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  • Writer's pictureJared Brandt

The old Disney Robin Hood

We enjoying watching this with the kids last night and are still amazed at the way in which all of Henry’s PRs in “Quantity of food eaten in one sitting” include popcorn.

While the film/legend is cultivating moral sentiments that I worry may be immoral, I still found it to be a beautiful tale.

I struggle to know, however, whether Emma’s conclusions from the film will be “Help the needy” or “Steal from the mean guys” or “Steal from the rich guys” or as I so imprudently suggested “Trump is like Prince John and Biden is like King Richard.”

Scenes like “Hen Madden” are perennial classics and it’s always enjoyable to see an Aquinas-esque figure belly bump the secondary antagonist out of a church! Roger Miller’s bard-like narration was wonderful as well.

I remember watching the film quite a bit as a child, but the voices of the characters (especially Pat Buttram’s ‘pre-pubescent’ twang) have become disproportionately paradigmatic of these character tropes. I’ll have to do some more research, but I suspect Disney overused these screen actors to the exclusion of the trained Voice Actors of the day—much as they do today.

Let’s consider the depiction of the Crusades as a way of returning to the moral aspects of the film. Making judgments on history is never simple and the judgments themselves should never be simple. Nevertheless, the glorification of the Crusades is a mark against the movie. Thankfully, none of my children have the requisite background knowledge for this portrayal to do lasting harm (I hope!).

Finally, the heart of my critique concerns itself with the legend itself. As someone who was formed in the birthplace of one of America’s most notorious heroes (Sorry, I meant to say “outlaws.”), I am especially sensitive to the Robin Hood legend.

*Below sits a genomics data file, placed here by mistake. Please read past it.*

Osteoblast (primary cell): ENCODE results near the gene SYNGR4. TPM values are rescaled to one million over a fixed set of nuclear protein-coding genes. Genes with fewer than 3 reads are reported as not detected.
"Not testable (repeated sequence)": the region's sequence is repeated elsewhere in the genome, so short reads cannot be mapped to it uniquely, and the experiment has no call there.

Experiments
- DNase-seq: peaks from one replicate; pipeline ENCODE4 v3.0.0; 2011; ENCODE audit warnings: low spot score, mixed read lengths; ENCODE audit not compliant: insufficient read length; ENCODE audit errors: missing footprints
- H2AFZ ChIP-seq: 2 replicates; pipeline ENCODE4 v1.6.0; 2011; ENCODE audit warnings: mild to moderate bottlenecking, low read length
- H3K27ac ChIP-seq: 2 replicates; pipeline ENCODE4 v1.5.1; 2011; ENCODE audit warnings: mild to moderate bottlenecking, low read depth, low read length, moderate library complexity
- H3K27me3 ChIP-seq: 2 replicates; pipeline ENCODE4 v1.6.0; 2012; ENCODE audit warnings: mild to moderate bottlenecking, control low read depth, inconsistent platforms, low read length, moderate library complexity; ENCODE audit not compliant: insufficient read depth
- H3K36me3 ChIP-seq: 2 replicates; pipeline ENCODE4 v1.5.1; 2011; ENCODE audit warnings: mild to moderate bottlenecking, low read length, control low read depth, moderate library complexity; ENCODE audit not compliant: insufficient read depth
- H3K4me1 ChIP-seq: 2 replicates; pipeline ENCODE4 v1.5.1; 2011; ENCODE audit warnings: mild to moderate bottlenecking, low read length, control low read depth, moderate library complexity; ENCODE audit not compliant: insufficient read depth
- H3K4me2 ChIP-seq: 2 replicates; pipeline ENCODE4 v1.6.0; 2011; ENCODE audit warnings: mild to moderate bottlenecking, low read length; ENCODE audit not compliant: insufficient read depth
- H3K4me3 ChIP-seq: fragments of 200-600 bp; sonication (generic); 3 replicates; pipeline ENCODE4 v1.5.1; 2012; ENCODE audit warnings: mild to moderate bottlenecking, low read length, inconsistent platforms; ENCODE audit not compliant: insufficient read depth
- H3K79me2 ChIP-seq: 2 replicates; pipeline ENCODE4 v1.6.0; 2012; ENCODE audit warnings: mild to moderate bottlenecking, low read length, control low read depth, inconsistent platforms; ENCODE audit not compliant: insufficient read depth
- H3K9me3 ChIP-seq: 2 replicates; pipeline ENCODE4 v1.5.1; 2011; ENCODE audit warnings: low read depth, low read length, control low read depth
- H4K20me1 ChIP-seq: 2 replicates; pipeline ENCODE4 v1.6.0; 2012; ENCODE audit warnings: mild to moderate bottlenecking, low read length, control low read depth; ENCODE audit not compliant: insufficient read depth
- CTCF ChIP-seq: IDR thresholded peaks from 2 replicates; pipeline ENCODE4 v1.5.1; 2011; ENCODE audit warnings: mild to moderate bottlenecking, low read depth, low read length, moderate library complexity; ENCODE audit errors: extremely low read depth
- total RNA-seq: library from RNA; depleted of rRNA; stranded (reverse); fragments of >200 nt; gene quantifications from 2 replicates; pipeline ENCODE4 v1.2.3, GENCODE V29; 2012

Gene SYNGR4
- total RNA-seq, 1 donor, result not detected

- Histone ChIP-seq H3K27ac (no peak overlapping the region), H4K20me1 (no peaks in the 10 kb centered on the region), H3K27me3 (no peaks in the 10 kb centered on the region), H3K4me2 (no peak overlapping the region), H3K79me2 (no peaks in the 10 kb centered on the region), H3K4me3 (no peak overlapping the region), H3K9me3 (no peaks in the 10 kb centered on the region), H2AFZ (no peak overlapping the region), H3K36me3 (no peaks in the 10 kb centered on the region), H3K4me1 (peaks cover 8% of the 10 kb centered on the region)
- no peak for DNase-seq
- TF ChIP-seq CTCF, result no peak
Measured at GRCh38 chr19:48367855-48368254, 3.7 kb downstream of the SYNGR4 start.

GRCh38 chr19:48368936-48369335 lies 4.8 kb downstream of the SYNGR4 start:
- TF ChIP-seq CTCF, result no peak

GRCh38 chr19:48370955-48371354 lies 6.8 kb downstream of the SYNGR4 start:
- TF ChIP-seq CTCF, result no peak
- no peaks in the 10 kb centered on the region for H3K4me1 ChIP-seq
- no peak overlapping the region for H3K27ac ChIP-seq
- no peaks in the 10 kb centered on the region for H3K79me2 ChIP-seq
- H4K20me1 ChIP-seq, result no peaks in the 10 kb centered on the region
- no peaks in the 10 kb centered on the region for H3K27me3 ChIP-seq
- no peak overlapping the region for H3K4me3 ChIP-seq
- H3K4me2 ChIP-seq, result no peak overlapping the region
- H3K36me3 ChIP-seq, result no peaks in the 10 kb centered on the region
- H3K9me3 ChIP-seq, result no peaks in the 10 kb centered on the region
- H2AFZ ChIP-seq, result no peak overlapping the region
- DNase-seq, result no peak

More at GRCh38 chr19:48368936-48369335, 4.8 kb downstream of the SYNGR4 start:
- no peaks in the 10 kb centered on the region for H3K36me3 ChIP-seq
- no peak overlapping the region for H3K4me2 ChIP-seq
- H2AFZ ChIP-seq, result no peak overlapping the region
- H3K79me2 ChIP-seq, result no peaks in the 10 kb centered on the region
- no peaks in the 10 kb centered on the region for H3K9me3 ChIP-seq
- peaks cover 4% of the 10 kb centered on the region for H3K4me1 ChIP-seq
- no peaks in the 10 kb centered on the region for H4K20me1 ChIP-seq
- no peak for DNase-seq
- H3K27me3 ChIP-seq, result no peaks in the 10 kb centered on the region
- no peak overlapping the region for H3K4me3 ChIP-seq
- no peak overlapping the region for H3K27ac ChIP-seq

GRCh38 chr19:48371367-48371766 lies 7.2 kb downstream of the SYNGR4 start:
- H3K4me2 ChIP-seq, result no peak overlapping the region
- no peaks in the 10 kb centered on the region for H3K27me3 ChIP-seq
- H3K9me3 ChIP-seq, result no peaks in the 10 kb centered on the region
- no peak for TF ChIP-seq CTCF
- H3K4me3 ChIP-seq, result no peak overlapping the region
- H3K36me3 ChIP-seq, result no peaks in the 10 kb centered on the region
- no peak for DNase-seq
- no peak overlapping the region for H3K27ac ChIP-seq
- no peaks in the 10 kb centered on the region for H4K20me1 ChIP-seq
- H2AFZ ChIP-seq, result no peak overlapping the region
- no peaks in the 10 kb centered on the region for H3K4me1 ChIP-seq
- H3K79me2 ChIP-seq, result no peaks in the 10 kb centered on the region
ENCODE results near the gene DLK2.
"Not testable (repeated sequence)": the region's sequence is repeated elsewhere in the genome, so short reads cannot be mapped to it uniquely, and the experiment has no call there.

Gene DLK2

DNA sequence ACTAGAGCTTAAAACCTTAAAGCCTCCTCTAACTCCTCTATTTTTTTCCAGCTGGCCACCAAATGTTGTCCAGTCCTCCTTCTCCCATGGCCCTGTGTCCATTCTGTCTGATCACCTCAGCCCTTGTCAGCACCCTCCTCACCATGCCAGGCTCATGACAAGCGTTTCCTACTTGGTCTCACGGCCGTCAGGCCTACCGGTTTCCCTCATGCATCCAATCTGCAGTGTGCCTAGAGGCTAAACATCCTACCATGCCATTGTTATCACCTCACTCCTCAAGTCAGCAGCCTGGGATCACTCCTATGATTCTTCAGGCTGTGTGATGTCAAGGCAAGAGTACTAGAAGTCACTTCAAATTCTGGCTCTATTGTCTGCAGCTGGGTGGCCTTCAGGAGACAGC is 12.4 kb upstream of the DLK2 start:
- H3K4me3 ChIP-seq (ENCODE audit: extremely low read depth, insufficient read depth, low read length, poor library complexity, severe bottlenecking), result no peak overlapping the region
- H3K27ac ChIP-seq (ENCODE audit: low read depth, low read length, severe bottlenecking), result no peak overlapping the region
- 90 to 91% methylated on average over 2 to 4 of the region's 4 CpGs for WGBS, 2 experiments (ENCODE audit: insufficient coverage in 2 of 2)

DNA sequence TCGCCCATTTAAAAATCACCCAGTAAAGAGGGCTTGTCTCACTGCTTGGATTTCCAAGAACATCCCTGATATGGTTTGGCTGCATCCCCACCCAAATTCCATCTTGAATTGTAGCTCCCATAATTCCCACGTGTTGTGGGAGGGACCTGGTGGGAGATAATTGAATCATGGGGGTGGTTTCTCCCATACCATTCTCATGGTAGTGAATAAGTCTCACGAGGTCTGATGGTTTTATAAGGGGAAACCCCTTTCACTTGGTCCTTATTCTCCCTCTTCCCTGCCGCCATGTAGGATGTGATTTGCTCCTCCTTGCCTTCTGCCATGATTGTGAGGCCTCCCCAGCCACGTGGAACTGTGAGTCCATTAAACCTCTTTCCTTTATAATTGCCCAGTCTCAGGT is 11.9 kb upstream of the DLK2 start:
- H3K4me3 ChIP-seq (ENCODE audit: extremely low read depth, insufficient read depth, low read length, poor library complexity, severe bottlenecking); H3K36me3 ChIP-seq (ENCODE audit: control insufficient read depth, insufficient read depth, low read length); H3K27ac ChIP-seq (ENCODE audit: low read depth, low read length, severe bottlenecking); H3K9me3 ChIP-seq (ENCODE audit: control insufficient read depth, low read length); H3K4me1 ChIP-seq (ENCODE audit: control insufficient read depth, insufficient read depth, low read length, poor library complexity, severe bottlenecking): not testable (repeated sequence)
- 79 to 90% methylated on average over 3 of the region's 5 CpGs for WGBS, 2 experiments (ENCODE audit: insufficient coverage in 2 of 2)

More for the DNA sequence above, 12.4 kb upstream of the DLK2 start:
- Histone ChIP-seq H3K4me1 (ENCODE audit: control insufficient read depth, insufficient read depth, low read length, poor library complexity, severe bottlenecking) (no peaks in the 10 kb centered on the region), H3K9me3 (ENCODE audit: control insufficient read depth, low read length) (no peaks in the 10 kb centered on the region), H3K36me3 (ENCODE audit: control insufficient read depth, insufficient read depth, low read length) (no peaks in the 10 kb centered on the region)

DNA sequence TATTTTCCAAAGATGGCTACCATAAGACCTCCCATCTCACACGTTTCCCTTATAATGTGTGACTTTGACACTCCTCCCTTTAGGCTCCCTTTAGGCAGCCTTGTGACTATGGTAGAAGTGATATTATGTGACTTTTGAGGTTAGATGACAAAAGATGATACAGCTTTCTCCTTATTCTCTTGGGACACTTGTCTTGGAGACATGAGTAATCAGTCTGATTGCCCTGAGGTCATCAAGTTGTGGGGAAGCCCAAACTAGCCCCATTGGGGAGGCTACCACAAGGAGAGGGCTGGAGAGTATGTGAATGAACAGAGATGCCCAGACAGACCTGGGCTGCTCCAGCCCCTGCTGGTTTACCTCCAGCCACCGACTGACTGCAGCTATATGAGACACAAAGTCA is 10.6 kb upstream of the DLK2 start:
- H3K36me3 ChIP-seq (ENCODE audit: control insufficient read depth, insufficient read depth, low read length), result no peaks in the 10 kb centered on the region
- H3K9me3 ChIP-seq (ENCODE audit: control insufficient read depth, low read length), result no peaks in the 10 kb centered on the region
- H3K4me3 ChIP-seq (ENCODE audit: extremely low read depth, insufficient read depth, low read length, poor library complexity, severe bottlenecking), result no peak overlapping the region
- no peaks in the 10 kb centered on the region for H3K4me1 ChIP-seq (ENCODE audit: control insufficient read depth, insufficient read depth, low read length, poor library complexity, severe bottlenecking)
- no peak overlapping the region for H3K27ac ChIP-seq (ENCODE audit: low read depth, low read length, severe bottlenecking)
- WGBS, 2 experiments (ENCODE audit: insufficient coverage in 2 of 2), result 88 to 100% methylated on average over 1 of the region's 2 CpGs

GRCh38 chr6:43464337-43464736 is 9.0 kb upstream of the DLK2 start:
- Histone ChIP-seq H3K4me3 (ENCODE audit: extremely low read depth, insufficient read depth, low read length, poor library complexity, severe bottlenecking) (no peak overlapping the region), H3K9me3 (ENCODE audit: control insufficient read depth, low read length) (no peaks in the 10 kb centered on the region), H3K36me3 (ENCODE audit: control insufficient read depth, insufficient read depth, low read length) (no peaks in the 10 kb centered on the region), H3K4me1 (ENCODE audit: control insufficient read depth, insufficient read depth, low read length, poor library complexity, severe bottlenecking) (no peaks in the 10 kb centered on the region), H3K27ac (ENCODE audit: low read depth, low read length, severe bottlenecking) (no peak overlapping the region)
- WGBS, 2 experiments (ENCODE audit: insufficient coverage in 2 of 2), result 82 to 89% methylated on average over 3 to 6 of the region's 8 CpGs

The common description of Robin Hood (but not at all of James… sorry Kearney) involves stealing from the rich to give the poor. This type of action is obviously morally wrong. (If you don’t agree, let me know that in the comments!)

Therefore, if we leave the moral lesson of the legend there, we have cultivated immoral sentiments and habits in our children. The film, however, allows for a more fine-grained approach. Robin Hood is stealing from a tyrannical usurper to the throne who has quite literally hoarded all of the money in the land.

In this case, I submit that it would be morally permissible (perhaps even obligatory) to steal from said tyrannical usurping hoarder (and his agents) so as to provide for the poor. I am not very confident in this submission and am open to being corrected (please try to do so in the comments!).

In taking this position, I want to resist the blind adherence to absolute moral prohibitions that I’ve seen in Candace Vogler (and maybe Elizabeth Anscombe), on the one hand, and the quite silly utilitarian calculus on the other.

Please feel free (or bound) to let me know what you think of these ramblings.

Lastly, I feel the need to be explicit: James was absolutely nothing like Robin Hood and should not be celebrated.

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